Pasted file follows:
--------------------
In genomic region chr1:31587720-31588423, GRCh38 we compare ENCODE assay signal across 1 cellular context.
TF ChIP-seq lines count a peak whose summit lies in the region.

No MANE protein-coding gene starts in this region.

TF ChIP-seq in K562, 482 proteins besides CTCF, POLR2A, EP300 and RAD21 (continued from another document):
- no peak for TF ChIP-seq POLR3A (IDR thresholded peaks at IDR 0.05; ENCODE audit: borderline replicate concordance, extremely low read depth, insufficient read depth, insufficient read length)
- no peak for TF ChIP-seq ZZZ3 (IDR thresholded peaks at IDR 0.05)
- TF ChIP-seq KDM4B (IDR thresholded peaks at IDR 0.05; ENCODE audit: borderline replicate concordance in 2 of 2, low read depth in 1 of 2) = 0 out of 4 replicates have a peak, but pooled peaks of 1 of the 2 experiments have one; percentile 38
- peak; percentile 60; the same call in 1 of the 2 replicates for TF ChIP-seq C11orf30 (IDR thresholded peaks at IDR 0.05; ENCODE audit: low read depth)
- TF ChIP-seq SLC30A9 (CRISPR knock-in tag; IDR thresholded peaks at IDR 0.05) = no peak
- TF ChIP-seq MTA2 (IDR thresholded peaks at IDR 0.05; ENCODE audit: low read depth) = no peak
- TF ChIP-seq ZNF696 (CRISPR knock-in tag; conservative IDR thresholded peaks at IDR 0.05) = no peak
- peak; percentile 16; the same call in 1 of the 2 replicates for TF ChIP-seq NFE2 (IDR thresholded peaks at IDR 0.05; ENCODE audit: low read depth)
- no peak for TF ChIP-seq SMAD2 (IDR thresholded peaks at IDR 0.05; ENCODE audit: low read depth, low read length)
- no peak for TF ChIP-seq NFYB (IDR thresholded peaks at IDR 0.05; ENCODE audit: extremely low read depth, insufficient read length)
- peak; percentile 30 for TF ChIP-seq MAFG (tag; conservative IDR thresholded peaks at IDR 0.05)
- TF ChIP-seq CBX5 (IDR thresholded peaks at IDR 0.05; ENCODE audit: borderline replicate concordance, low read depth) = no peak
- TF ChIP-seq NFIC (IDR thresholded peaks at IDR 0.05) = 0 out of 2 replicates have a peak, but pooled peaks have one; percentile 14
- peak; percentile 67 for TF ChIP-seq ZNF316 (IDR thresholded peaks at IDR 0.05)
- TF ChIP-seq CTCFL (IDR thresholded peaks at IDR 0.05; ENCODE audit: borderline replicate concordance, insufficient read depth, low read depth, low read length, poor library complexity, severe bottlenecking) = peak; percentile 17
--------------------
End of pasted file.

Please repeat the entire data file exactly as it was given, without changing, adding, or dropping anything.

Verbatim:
In genomic region chr1:31587720-31588423, GRCh38 we compare ENCODE assay signal across 1 cellular context.
TF ChIP-seq lines count a peak whose summit lies in the region.

No MANE protein-coding gene starts in this region.

TF ChIP-seq in K562, 482 proteins besides CTCF, POLR2A, EP300 and RAD21 (continued from another document):
- no peak for TF ChIP-seq POLR3A (IDR thresholded peaks at IDR 0.05; ENCODE audit: borderline replicate concordance, extremely low read depth, insufficient read depth, insufficient read length)
- no peak for TF ChIP-seq ZZZ3 (IDR thresholded peaks at IDR 0.05)
- TF ChIP-seq KDM4B (IDR thresholded peaks at IDR 0.05; ENCODE audit: borderline replicate concordance in 2 of 2, low read depth in 1 of 2) = 0 out of 4 replicates have a peak, but pooled peaks of 1 of the 2 experiments have one; percentile 38
- peak; percentile 60; the same call in 1 of the 2 replicates for TF ChIP-seq C11orf30 (IDR thresholded peaks at IDR 0.05; ENCODE audit: low read depth)
- TF ChIP-seq SLC30A9 (CRISPR knock-in tag; IDR thresholded peaks at IDR 0.05) = no peak
- TF ChIP-seq MTA2 (IDR thresholded peaks at IDR 0.05; ENCODE audit: low read depth) = no peak
- TF ChIP-seq ZNF696 (CRISPR knock-in tag; conservative IDR thresholded peaks at IDR 0.05) = no peak
- peak; percentile 16; the same call in 1 of the 2 replicates for TF ChIP-seq NFE2 (IDR thresholded peaks at IDR 0.05; ENCODE audit: low read depth)
- no peak for TF ChIP-seq SMAD2 (IDR thresholded peaks at IDR 0.05; ENCODE audit: low read depth, low read length)
- no peak for TF ChIP-seq NFYB (IDR thresholded peaks at IDR 0.05; ENCODE audit: extremely low read depth, insufficient read length)
- peak; percentile 30 for TF ChIP-seq MAFG (tag; conservative IDR thresholded peaks at IDR 0.05)
- TF ChIP-seq CBX5 (IDR thresholded peaks at IDR 0.05; ENCODE audit: borderline replicate concordance, low read depth) = no peak
- TF ChIP-seq NFIC (IDR thresholded peaks at IDR 0.05) = 0 out of 2 replicates have a peak, but pooled peaks have one; percentile 14
- peak; percentile 67 for TF ChIP-seq ZNF316 (IDR thresholded peaks at IDR 0.05)
- TF ChIP-seq CTCFL (IDR thresholded peaks at IDR 0.05; ENCODE audit: borderline replicate concordance, insufficient read depth, low read depth, low read length, poor library complexity, severe bottlenecking) = peak; percentile 17